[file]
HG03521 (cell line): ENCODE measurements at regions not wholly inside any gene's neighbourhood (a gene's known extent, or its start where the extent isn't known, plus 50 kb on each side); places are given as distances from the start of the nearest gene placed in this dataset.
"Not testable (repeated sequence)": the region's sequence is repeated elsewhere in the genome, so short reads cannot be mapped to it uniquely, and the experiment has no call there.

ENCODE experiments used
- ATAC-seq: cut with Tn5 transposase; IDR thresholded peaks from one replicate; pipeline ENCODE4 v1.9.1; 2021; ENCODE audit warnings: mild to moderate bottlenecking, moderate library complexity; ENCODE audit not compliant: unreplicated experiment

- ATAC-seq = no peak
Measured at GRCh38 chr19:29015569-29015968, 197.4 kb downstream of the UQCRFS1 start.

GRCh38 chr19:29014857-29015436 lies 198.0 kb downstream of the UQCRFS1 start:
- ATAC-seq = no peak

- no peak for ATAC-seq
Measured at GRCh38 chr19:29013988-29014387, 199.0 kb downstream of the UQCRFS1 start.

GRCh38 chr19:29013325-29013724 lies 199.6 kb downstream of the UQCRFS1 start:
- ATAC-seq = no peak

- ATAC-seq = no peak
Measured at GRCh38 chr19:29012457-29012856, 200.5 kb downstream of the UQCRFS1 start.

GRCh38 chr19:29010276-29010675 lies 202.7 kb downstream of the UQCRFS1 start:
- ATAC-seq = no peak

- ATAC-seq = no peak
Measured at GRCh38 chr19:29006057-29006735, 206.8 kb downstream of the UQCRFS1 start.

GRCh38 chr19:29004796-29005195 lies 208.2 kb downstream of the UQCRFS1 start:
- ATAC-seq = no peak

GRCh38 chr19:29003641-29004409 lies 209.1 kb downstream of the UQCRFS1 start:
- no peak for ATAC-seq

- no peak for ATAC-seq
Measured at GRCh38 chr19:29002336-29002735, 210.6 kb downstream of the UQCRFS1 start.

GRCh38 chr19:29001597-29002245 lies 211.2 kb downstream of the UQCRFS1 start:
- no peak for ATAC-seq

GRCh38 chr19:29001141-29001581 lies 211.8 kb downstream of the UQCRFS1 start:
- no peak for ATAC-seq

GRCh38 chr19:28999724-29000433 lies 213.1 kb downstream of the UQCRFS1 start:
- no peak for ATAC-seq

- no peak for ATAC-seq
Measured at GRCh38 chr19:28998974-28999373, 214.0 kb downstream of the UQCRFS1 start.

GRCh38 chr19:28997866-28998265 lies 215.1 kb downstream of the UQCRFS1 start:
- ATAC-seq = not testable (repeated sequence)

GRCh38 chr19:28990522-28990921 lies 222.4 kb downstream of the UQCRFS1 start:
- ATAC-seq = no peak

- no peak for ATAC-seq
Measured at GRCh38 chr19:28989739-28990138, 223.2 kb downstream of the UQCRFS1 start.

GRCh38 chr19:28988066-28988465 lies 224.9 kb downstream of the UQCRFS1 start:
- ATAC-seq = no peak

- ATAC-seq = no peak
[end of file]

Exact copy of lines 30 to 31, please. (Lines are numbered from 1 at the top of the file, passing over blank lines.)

- no peak for ATAC-seq

- no peak for ATAC-seq